Hey guys. I know that it’s been a while since my last post and maybe you’ve forgotten me, but my name is Julian and I used to be an integral part of your lives. Sometimes, if you were sad, you would turn to my blog and realize that life is really not that bad. Or perhaps, probably more often, you would check the blog and feel even sadder. No, I kid. I’m sure that you guys all remember me and hopefully you do so fondly. (Julian. Stop procrastinating and get to the post. Fine, fine.) So guys, now that school’s done, what are all of your summer plan- (I swear to God, you better start, or I’ll write this post myself. Ok, whatever. Here goes.)
I’ll be the first to say it: I’m not a confident person. I mean, I’m willing to chop an onion or go to the orthodontist, but nothing too crazy. Therefore, when my grade, as a party of sorts for finishing off the year, decided to go to an amusement park, I wasn’t too excited. Strangely enough, a day of enormous crowds, cholesterol-filled food and vomit did not appeal to me. However, I didn’t complain, forked over the thirty-five dollars for my ticket and got on the bus. Once aboard, I was faced with two pieces of news and knowing my luck, they were both destined to be bad. First, we were blessed with a day of ninety-eight-degree heat and secondly, yours truly found out the hard way that sweat and school-bus seats form an impressively sticky combination. We arrived and with the aid of three robust men (Actually four), I was freed from my seat. However, I was soon faced with an even more problematic situation: there were big rides and unfortunately, I was going to be manipulated into riding them.
I have a lot of phobias: heights, rats, blood and noodles, to say a few. But, none of those can compare to my fear of heights. (Wait. You’re not scared of heights, are you?) Anything more than twenty feet scares the bejeezus out of me and I’m phrasing that lightly. Yet, my friends, the supportive, nurturing people that they are (Love you guys!), dragged me to a ride called Nitro. Having just eaten, the prospect of dropping 215 feet seemed unwise. My hypothesis proved correct. Experiencing g-forces that would have made a fighter pilot cringe, I nearly revisited a lunch from 2006. The intense pressure upon my skull must have disabled my sense of judgment, as I agreed to ride El Toro, loosely translated into “The Ride of Death, Misery and Unimaginably Frightening Speed.” (It actually just means “The Bull,” but this is my blog and I can translate Spanish however I feel fit.) What’s more, not only did I go on it once, I willingly agreed to ride it a second time and in the process, suffered the most hilarious and embarrassing injury of all time.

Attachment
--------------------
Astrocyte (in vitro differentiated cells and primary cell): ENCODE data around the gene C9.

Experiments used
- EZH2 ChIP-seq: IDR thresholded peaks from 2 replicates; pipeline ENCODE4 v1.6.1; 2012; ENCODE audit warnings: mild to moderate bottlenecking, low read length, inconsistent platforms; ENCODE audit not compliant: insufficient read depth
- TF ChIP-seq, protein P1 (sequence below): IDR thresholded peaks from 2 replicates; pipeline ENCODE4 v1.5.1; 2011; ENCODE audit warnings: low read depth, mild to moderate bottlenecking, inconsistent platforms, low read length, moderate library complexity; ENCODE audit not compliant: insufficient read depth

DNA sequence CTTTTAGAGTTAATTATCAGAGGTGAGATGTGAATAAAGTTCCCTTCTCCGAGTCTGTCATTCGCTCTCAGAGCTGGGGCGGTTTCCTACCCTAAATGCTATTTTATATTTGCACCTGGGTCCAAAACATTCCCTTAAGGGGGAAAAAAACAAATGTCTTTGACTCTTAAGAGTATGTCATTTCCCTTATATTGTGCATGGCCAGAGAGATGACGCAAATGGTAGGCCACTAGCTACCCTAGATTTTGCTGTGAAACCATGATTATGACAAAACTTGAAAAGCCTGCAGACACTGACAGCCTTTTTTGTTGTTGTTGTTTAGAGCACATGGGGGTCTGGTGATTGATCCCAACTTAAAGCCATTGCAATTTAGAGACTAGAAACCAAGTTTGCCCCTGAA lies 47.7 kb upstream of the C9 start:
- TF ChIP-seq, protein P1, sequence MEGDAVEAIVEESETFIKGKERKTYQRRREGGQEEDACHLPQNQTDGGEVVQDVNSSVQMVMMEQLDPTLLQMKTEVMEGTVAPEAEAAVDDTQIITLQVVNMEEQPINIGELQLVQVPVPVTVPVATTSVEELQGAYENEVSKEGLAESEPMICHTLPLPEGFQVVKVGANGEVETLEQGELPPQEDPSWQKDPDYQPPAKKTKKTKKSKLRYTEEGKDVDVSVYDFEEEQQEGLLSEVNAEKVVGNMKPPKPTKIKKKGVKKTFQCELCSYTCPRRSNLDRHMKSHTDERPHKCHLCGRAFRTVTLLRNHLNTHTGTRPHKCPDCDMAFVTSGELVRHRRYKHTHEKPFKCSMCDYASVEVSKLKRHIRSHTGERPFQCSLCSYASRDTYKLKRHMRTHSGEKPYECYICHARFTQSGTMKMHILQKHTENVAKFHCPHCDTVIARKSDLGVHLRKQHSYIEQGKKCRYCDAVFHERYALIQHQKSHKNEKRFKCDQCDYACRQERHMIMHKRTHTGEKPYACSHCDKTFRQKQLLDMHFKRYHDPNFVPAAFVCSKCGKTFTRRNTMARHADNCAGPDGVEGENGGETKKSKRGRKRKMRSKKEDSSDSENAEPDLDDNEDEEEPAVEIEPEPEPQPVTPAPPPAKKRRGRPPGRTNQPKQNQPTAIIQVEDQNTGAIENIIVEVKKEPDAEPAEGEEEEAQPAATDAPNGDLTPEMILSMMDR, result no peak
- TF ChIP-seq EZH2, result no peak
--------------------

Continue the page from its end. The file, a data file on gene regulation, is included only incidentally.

The human body has its limitations. It is not supposed to break the sound barrier, nor is it supposed to allow for one’s chin to smack into one’s chest so hard that it leaves a noticeable mark. Unfortunately, both happened to me that day at six flags. My chest, laced with pain and displaying a magenta bruise, will forever serve as a reminder of that fateful June afternoon, where Julian Gerson suffered through an experience traumatic enough that he is allowed to refer to himself in the third person. (Only once, though. Say good-bye Mr. Third Person.) Julian Gerson says good-bye. (You do realize how many rules you just broke, right?) Julian Gerson regrets nothing.